Since its addition to the University of Oregon campus in 1915, Johnson Hall has witnessed many changes and excitement, ranging from political demonstrations to a makeshift bomb explosion in the 1970s.
Located on 13th Ave., the building, named after UO president John Wesley Johnson,@@checked@@ was the fifth addition to the UO campus and was established as an administrative building. The building cost the university approximately $100,000 and was designed by Oregon’s first State Architect William Christmas Knighton,@@checked@@ who also designed the historic Deepwood building in Salem and the Oregon Supreme Court building. The prestige of the architect and the hefty price were evident in the building’s interior details, which included a stained glass skylight that covered the building’s entire center. Some of the original stained glass panels have been preserved and can be seen in Johnson’s boardroom.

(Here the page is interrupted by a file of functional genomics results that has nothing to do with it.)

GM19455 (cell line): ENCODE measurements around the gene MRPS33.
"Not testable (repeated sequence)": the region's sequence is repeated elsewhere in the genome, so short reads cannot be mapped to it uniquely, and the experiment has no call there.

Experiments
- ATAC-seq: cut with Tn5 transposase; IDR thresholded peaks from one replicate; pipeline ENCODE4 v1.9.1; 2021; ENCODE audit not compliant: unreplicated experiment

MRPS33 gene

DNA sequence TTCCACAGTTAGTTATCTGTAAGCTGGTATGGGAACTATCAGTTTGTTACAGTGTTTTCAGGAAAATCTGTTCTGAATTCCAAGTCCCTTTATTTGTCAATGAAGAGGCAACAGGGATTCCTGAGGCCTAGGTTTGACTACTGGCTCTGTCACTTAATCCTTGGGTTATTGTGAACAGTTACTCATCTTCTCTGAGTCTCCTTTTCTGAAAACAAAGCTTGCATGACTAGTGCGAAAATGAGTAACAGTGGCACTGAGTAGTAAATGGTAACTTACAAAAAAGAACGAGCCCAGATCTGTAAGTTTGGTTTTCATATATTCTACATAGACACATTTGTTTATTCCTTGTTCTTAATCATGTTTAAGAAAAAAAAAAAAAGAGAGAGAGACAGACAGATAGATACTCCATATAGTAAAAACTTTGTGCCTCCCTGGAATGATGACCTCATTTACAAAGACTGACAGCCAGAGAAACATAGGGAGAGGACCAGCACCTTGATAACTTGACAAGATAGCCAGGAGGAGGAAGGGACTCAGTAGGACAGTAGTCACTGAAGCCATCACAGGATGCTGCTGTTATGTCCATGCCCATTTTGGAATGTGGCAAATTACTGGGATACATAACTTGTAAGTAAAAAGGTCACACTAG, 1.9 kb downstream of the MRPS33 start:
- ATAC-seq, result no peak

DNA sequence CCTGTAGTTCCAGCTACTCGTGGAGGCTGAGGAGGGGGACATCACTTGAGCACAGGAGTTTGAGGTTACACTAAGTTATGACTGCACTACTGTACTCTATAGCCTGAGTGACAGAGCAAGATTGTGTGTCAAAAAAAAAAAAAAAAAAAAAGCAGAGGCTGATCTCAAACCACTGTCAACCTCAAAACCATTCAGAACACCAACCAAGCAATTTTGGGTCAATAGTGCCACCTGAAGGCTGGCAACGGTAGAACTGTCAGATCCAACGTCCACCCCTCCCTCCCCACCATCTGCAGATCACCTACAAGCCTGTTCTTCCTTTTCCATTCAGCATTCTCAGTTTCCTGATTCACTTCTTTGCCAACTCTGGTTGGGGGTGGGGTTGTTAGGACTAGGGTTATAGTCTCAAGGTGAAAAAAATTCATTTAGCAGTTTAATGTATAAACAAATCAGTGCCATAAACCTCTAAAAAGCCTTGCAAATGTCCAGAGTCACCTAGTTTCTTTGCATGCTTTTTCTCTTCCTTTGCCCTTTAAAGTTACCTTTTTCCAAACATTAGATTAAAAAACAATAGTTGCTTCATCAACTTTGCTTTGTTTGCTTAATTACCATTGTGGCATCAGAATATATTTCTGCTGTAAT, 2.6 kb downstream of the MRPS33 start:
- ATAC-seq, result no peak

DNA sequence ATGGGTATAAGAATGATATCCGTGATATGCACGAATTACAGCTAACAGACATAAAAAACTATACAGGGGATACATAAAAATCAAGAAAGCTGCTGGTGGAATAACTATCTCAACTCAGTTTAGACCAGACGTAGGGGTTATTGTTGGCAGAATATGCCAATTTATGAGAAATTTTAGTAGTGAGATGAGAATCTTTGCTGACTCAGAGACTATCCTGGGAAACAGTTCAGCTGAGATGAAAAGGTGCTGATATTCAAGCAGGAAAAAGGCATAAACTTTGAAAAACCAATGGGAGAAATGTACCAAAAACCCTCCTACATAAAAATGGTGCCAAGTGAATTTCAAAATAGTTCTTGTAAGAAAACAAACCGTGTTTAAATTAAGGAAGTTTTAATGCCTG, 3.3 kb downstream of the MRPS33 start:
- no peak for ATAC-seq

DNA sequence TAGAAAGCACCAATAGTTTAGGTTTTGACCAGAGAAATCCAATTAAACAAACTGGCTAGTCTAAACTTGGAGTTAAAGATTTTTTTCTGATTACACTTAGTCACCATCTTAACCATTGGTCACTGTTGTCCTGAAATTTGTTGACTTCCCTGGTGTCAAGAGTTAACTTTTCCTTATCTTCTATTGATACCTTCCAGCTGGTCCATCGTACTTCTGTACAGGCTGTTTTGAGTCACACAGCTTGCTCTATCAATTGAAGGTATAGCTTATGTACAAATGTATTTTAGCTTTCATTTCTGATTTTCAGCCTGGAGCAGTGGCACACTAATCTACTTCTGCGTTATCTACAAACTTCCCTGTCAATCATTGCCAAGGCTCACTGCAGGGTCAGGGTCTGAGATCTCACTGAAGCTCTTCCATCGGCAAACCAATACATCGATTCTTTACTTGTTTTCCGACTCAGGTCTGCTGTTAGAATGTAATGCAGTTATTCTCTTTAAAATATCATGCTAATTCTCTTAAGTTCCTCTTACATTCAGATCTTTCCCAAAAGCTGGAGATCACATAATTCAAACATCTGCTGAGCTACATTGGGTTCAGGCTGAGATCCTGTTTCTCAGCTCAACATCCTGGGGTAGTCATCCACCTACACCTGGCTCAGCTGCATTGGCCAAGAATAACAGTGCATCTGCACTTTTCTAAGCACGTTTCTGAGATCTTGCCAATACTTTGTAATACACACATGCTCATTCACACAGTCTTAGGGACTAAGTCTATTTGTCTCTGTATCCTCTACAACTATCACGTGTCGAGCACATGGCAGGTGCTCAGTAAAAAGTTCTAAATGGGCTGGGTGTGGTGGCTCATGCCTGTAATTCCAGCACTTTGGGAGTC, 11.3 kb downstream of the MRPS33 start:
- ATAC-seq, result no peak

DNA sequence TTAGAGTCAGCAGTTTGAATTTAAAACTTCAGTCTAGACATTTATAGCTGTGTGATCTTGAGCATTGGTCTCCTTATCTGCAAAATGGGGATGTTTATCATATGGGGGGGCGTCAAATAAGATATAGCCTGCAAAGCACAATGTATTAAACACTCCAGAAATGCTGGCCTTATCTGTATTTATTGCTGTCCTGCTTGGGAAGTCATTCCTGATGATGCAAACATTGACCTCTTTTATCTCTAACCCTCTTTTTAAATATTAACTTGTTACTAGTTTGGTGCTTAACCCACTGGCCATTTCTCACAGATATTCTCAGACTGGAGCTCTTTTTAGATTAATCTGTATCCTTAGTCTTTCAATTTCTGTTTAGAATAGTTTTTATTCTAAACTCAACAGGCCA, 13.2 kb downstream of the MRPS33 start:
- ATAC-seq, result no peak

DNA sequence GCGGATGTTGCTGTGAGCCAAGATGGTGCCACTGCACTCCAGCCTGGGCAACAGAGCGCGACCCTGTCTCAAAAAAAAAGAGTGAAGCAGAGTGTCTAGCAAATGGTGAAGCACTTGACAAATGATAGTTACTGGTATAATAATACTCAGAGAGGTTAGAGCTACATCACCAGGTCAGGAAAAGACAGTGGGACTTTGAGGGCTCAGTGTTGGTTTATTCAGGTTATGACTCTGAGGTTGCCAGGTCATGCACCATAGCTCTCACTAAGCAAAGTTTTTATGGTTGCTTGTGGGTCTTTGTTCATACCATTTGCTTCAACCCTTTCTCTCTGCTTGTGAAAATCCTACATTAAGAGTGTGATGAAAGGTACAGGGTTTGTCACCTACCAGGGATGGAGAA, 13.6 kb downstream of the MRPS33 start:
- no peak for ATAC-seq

The building was the site of an explosion in April 1970 due to four to five sticks of dynamite set outside its basement window. The building was one of several that were subject to makeshift bombings in the late 1960s and early 1970s, a list which included the $75,000 damage done to Prince Lucien Campbell Hall in October 1970. Johnson’s damage was estimated at $8,660. The bomber was never identified.
In 1973, tensions between police and student protesters of the Vietnam War came to a head outside of Johnson Hall. Approximately 300 students gathered for a sit-in outside the building, protesting ROTC facilities on campus. The facilities had been a source of major contention in 1973, culminating in the first use of tear gas on campus during student protests 10 days before the Johnson Hall sit-in. About 30 hours after the sit-in began, the National Guard was called to the site, and a two-hour struggle between police and students ensued after 61 students were arrested.
In 1985, Johnson was added to the National Register of Historic Places.